In a recent interview with Italian state television RAI’s TG1 news channel, Pope Francis made a compelling case for a two-state solution to address the long-standing Israel-Palestine conflict. The Pontiff stressed that such a resolution is crucial to bringing an end to the ongoing conflicts that have plagued the region.
Expressing his concerns about the escalation of antisemitism, Pope Francis noted that much of this prejudice “remains hidden” and should be addressed collectively. He emphasized the necessity for harmonious coexistence between the Israeli and Palestinian peoples, advocating for a solution based on the principles of the Oslo Accords, which outline the establishment of two distinct and well-defined states.
Pope Francis also highlighted the significance of Jerusalem, proposing a special status for the city. Jerusalem’s unique cultural and religious importance to Christians, Muslims, and Jews alike necessitates a distinctive arrangement that accommodates all parties involved.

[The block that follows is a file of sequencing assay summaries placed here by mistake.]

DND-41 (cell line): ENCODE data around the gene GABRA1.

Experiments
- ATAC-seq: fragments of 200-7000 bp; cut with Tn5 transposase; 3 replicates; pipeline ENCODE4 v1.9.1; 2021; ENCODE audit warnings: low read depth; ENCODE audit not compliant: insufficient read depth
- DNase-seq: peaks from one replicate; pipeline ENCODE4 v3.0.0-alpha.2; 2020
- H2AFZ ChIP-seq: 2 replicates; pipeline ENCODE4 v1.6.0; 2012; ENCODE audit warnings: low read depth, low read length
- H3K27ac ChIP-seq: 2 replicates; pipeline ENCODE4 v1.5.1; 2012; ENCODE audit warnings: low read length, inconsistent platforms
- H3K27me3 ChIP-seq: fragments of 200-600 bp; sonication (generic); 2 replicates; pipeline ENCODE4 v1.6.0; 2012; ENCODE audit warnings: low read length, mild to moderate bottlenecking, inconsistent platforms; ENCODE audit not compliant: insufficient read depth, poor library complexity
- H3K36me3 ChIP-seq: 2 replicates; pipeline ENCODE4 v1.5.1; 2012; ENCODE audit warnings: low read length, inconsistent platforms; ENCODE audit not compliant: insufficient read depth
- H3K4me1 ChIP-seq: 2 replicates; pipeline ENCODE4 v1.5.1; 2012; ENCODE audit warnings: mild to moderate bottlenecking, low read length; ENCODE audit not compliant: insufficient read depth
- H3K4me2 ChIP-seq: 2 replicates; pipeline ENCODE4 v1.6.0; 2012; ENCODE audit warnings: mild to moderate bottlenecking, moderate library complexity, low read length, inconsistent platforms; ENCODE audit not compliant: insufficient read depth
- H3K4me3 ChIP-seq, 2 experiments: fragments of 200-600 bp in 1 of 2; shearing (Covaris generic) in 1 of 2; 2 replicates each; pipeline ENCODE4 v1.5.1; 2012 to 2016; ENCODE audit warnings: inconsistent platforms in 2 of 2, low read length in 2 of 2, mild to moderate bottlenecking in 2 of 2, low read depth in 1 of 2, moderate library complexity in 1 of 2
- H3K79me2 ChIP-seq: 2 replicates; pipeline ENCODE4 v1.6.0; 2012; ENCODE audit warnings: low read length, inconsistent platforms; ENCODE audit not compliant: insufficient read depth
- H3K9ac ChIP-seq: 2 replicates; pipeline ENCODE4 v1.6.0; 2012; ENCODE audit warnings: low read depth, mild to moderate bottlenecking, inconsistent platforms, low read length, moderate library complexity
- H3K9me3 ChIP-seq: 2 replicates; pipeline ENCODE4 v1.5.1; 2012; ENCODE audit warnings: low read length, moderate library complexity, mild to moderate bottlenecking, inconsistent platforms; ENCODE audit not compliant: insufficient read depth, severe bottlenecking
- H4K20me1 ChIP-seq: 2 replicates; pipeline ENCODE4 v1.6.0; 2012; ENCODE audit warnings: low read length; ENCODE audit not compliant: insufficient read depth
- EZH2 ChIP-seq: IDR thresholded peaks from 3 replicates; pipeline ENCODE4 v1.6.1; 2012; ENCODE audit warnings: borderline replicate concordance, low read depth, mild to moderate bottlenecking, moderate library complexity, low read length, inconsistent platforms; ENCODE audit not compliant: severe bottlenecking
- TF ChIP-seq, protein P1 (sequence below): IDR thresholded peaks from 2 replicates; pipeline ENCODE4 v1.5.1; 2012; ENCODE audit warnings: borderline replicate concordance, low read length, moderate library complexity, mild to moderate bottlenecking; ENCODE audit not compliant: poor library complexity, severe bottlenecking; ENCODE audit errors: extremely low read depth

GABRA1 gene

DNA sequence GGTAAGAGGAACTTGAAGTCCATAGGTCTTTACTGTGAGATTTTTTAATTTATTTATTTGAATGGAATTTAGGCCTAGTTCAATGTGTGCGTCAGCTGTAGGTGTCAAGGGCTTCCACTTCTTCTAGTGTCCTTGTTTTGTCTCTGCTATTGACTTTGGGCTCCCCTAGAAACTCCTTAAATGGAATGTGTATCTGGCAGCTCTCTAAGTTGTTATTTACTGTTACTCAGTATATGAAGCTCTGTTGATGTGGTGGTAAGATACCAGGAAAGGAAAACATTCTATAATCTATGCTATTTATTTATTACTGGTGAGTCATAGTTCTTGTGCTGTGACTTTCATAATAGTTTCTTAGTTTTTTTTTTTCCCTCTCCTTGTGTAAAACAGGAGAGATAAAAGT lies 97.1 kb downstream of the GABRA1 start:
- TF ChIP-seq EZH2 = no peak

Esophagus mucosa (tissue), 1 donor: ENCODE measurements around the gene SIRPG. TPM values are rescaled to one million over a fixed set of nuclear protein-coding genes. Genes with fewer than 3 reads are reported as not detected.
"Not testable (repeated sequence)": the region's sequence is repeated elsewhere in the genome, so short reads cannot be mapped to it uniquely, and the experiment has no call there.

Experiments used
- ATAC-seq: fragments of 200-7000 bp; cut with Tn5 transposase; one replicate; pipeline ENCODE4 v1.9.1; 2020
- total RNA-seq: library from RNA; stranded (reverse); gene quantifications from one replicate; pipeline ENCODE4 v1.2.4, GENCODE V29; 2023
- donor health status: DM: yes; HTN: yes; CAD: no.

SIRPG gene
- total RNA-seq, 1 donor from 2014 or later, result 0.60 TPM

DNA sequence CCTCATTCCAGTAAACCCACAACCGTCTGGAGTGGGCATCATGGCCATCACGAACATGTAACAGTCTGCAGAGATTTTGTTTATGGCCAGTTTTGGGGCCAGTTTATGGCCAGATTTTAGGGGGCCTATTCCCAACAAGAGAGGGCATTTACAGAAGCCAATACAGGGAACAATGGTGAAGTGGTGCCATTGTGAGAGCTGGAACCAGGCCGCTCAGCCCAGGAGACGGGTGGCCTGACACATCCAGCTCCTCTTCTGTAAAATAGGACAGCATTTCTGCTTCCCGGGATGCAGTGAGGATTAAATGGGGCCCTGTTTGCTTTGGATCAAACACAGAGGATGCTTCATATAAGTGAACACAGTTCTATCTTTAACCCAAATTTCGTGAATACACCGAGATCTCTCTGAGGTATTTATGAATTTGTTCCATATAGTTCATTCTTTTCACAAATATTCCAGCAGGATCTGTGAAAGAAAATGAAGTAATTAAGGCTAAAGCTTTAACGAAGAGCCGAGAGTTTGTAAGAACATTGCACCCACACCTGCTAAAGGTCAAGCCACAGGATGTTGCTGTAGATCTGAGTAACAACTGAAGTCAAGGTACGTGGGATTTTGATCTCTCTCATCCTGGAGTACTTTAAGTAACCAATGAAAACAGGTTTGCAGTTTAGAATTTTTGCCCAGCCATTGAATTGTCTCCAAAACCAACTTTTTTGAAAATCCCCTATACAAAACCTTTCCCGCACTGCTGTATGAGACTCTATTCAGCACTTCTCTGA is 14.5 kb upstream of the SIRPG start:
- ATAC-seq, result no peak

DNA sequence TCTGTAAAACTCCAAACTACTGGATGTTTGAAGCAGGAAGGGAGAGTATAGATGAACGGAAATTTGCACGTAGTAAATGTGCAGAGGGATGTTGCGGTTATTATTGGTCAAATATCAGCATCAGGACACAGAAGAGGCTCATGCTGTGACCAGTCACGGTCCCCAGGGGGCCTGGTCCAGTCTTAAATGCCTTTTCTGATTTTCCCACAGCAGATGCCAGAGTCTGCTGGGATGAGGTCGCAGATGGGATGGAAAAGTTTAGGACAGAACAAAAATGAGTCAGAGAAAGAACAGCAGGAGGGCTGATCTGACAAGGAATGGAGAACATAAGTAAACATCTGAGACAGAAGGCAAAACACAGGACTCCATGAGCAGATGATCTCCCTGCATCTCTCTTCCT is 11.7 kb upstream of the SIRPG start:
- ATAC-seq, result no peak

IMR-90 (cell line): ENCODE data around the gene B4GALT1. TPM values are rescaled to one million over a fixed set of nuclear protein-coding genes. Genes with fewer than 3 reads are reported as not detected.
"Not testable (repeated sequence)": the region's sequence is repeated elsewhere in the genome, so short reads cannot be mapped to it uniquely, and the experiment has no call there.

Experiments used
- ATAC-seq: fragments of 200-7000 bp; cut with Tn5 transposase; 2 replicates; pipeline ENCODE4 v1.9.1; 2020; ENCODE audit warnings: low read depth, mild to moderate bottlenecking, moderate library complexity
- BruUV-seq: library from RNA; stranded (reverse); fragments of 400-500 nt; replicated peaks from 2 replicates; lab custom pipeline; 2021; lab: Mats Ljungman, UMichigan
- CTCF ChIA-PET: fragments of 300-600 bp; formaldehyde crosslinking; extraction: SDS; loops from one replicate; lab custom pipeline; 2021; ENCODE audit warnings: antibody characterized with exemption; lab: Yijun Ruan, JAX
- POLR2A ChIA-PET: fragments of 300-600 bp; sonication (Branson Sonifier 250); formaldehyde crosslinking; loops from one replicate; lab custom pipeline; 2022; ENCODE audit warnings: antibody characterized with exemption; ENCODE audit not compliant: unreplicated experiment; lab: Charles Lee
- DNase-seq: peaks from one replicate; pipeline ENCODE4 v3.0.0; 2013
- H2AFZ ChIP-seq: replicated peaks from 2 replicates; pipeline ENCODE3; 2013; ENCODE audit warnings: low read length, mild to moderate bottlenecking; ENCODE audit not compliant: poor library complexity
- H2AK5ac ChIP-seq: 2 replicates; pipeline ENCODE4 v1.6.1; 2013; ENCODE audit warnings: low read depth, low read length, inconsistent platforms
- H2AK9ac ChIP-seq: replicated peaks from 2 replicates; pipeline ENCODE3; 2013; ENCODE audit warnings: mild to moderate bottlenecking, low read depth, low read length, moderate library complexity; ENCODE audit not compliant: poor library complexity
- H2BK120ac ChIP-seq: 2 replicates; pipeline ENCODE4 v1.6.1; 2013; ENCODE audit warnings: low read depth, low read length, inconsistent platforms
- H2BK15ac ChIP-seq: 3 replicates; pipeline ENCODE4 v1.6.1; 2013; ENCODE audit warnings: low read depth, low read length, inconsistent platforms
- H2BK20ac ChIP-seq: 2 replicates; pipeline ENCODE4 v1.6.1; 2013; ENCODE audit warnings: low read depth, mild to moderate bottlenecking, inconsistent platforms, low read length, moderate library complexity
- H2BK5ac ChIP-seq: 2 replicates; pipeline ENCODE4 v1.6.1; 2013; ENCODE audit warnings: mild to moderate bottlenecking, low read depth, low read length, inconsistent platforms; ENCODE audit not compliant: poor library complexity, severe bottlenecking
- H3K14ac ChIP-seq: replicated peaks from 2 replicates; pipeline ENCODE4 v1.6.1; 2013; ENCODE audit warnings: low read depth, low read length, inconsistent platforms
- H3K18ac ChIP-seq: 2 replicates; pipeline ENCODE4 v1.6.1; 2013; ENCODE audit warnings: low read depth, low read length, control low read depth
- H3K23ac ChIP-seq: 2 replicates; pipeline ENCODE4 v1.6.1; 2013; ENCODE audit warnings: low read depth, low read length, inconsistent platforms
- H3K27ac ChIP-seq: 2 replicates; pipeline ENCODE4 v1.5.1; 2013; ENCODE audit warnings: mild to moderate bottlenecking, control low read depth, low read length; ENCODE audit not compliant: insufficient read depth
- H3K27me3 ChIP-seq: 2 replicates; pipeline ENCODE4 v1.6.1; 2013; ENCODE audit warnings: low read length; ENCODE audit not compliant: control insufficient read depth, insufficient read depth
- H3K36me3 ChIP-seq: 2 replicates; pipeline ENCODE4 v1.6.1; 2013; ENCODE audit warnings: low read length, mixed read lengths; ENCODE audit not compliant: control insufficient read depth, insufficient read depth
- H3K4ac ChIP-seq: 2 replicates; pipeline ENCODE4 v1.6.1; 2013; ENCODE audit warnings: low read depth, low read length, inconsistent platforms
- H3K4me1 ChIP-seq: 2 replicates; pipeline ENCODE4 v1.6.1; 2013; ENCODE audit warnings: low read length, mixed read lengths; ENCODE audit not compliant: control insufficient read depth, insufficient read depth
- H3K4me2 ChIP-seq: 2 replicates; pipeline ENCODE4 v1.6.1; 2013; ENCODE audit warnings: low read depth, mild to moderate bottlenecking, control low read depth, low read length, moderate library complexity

The Oslo Accords, forged in 1993 by Israeli Prime Minister Yitzhak Rabin and Palestine Liberation Organisation leader Yasser Arafat, represented a pivotal moment in the pursuit of limited Palestinian autonomy. Despite subsequent efforts, such as the Camp David summit in 2000, involving U.S. President Bill Clinton, Israeli Prime Minister Ehud Barak, and Yasser Arafat, a final peace agreement has remained elusive.
The city of Jerusalem, captured by Israel in 1967, has been a focal point of contention. In 1980, Israel declared Jerusalem as its “united and eternal capital,” a declaration contested by Palestinians who view the eastern part of the city as the future capital of their state.
The international community has long proposed the idea of Jerusalem having a special or international status due to its significance to multiple faiths, but Israel has consistently rejected such suggestions.
Pope Francis’s call for a two-state resolution and a special status for Jerusalem underscores the ongoing complexity of the Israel-Palestine conflict, which remains a matter of international concern and diplomatic efforts.